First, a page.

Film Review: 7500

DIRECTED BY: Patrick Vollrath

STARRING: Joseph Gordon-Levitt, Omid Memar, Murathan Muslu, Aylin Tezel, Aurélie Thépaut, Carlo Kitzlinger and Paul Wollin



A pilot’s aircraft is hijacked by terrorists.

7500 focuses on American co-pilot Tobias Ellis, who is in the cockpit awaiting the arrival of pilot Captain Michael Lutzmann. The both of them prepare for the plane to take-off, making flight checks before taking off on their flight from Berlin to Paris. During the flight however, when a flight attendant attempts to enter the cockpit, a group of young men try to storm the cockpit, with a fight breaking out between the pilots and the hijackers. While Lutzmann is fatally stabbed, a wounded Tobias manages to stop the assault for now and secures himself inside the cockpit, leading to a battleground on board the plane as Tobias attempts to figure out a way that he and the innocent passengers and crew can make it out of this alive.

7500 marks the directorial feature debut of Patrick Vollrath, who co-wrote the screenplay with Seanad Halilbasic, and sees the return of Joseph Gordon-Levitt to our screens in the lead role. Joseph Gordon-Levitt plays the role of Tobias Ellis, an American co-pilot onboard a flight travelling from Berlin to Paris, with his girlfriend and mother of his child also onboard as one of the flight attendants. Whilst they take off and begin their journey of heading to Paris, a group of extremists attempt to hijack the cockpit with shards of broken bottles and glass as shanks for weapons. Tobias foils the first attempt however, locking him, Captain Michael Lutzmann, and an unconscious extremist, in the cockpit.


During the course of the films one hour and thirty-two minute runtime, bar the opening few minutes of showing the extremists arriving and go through security at the airport, it primarily takes place within the confines of the cockpit and the film is effective in using this limited place to its advantage by creating a sense of tension and dread for Tobias as the extremists try to knock their way through the door to take over the plane. For his first directorial feature, Vollrath showcases his talents of working with a single camera in a tight space, following Tobias trying to patch up himself and the pilot, as well as tying up the extremist and keeping an eye on the tv monitor to see what’s happening outside the cockpit. What makes the tension more effective in the film is the use of sound, as there’s no musical score or soundtrack, making sure that you feel like you’re in the cockpit with Tobias and you’re just as claustrophobic and frightened as he is. It’s been a while since we’ve seen Joseph Gordon-Levitt leading a film (2016’s Snowden biopic to be exact) and here he reminds everyone just how good he is with his performance here as Tobias Ellis, playing the everyman that is trying to do the right thing for everyone in extraordinary circumstances, even though that sometimes results in tragic consequences. JGL is not the only one who impresses in the film as I thought Omid Memar gave a very good performance Vedat, one of the terrorists who feels unsure about what they’re doing and who mentally becomes unstable and unpredictable as the film escalates to its conclusion, making you feared and fearful for him.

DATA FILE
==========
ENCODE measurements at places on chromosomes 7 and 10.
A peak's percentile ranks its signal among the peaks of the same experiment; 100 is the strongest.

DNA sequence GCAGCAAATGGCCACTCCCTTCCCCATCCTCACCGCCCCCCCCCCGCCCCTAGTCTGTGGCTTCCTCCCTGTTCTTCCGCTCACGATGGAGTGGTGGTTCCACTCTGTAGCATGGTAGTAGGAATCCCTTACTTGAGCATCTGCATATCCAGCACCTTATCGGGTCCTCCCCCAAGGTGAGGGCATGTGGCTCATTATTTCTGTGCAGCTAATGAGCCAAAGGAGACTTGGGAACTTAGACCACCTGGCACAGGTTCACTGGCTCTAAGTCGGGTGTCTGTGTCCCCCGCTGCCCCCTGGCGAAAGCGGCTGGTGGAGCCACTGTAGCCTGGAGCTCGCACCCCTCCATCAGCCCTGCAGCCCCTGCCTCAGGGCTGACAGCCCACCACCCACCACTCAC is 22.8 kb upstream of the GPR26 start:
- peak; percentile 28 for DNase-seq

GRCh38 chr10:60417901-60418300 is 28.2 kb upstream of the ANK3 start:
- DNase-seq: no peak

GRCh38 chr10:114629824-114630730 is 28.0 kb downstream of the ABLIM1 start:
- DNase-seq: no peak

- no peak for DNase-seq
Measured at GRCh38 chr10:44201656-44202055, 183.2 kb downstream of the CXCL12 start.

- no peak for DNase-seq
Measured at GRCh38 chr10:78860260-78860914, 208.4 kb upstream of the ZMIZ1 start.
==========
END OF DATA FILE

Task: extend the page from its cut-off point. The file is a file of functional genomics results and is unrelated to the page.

While the film handles the tension well and has you immersed in Tobias’ plight, the final act slows everything down, while the tension is still there it does feel like it has lost that edge it had earlier in the last fifteen minutes. What will come as disappointing to some viewers is that the antagonists are muslim here, that feels like a trope that should’ve been left in the mid-2000’s in regards to how one note and lazy they are portrayed here.



The film is a decent tense thriller with good performances from Joseph Gordon-Levitt and Omid Memar, it’s just the final act and the trope of using Muslims as the hijackers that take the viewing experience down a notch for me. 


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